Director: Jim Jarmusch
Screenplay: Jim Jarmusch
Producers: Alan Kleinberg
Starring: Tom Waits, John Lurie, Roberto Benigni
BBFC Certification: 15
Duration: 107 mins
This review contains mild spoilers for both Down by Law and Jim Jarmusch’s previous film Stranger Than Paradise.
Since the moment I first encountered Jim Jarmusch, having bought a VHS copy of Night on Earth after seeing his name mentioned in the credits of Kevin Smith’s Clerks, I fell in love with his work. As was probably the case for many people of my age, Smith’s film had been my way in to American Indie cinema but it was Jarmusch’s films that really opened my eyes to the scope and invention that was possible when working on a smaller canvas, free from the creative restrictions of studio meddling. Jarmusch’s oeuvre is replete with examples of this liberating minimalism but two of the most notable came early in his career, helping to establish that hip indie aesthetic that informed so many filmmakers who came to prominence in the 90s indie boom. One was Stranger Than Paradise, an extraordinarily minimal film that remains one of the most brilliantly idiosyncratic of its era. The other was Down by Law, and it was even better.
Rather than merely repeat the laconic, aimless drift of his breakout indie hit Stranger Than Paradise, Jarmusch opted to apply this aesthetic to a genre piece, creating a unique prison movie that has all the major plot points you’d expect from the genre without ever feeling like the sort of film you’d expect them to cohere into. There are elaborate criminal setups, tense dynamics between tightly wound prisoners, daring escape attempts and fugitive adventures. But these are all presented through Jarmusch’s trademark slowburn style, which avoids melodramatics (some might even say dramatics) in favour of creating more realistically human, if occasionally exaggeratedly detached, characters. This approach gives the story’s dramatic peaks a greater impact by virtue of extreme juxtaposition.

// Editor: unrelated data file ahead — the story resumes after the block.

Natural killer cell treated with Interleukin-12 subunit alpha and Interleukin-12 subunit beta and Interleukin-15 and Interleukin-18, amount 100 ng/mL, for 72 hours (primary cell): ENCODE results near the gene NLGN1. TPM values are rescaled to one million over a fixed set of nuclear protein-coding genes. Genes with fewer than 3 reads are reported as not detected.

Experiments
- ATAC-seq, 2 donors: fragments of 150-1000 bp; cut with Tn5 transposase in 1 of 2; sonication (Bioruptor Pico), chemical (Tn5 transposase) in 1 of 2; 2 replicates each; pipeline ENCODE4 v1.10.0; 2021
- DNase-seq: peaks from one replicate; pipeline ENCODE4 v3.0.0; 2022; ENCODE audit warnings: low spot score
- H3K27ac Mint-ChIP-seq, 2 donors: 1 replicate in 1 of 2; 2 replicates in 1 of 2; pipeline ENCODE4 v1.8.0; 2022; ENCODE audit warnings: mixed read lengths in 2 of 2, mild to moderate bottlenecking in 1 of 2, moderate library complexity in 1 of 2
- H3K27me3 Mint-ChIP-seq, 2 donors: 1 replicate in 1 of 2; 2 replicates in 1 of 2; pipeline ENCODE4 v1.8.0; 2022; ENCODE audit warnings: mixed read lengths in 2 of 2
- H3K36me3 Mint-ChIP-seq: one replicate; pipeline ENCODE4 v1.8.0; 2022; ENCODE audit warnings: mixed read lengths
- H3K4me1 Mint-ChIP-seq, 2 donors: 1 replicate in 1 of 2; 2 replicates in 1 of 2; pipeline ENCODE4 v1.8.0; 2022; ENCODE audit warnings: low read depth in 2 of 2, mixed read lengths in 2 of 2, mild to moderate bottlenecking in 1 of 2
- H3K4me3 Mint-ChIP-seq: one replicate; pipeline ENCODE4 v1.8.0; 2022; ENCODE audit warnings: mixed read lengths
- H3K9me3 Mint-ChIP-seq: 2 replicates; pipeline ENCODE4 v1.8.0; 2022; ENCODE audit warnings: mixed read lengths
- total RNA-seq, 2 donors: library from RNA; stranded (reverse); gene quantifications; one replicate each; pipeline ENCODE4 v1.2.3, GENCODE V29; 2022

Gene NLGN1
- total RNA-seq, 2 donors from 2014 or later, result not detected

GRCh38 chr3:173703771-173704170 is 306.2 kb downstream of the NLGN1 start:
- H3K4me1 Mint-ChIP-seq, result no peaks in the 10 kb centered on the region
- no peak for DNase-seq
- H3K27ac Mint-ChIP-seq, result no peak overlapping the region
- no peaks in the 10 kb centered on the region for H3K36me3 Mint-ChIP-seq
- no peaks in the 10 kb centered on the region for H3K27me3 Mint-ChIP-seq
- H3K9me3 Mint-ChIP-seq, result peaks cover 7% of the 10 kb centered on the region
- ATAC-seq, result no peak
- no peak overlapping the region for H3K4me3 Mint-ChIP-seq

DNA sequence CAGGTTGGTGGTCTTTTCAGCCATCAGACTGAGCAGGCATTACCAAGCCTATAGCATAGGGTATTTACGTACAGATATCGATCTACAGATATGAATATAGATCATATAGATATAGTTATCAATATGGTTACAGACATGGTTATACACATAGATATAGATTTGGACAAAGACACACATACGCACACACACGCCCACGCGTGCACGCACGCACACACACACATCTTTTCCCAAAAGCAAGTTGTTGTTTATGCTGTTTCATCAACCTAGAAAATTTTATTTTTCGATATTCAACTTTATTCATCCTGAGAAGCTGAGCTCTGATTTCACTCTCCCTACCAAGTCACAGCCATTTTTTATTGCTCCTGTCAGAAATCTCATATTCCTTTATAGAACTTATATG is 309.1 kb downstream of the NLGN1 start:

All of which is not to say that Down by Law is a film that lacks energy. Jarmusch often liked to limit the spaces in which he placed his characters in these early films; hotel rooms in Mystery Train, taxi cabs in Night on Earth. A large chunk of Down by Law unfolds in a cramped jail cell which three men are forced to share. But Jarmusch extracts maximum entertainment value from this tiny space. The close quarters in which they find themselves bring out the characters’ personalities by breaking down the guards they were able to keep up in the outside world but which they struggle to maintain in such an awkward situation. As a result, the prison cell scenes play like a series of blackout sketches, picking out the moments of conflict, camaraderie and hysteria that intermittently emerge in the midst of long, tedious days.
Although Down by Law builds on, rather than repeats, the approach of Stranger Than Paradise, Jarmusch wisely utilises some of the decisions that worked so well in that previous film. Once again he shoots in atmospheric black and white, perhaps a budgetary concern but also an aesthetic triumph. Jarmusch also casts his lead from the previous film, John Lurie, as one of his leads here. Lurie was primarily a musician and looking to the music world for his actors paid off again here as Jarmusch chose Tom Waits as another of the leads. Waits and Lurie are more than adequate in their separate roles but they are most effective when the film throws them together, sparking off each other with an aggressive chemistry that quickly leads to crossed words and thrown punches.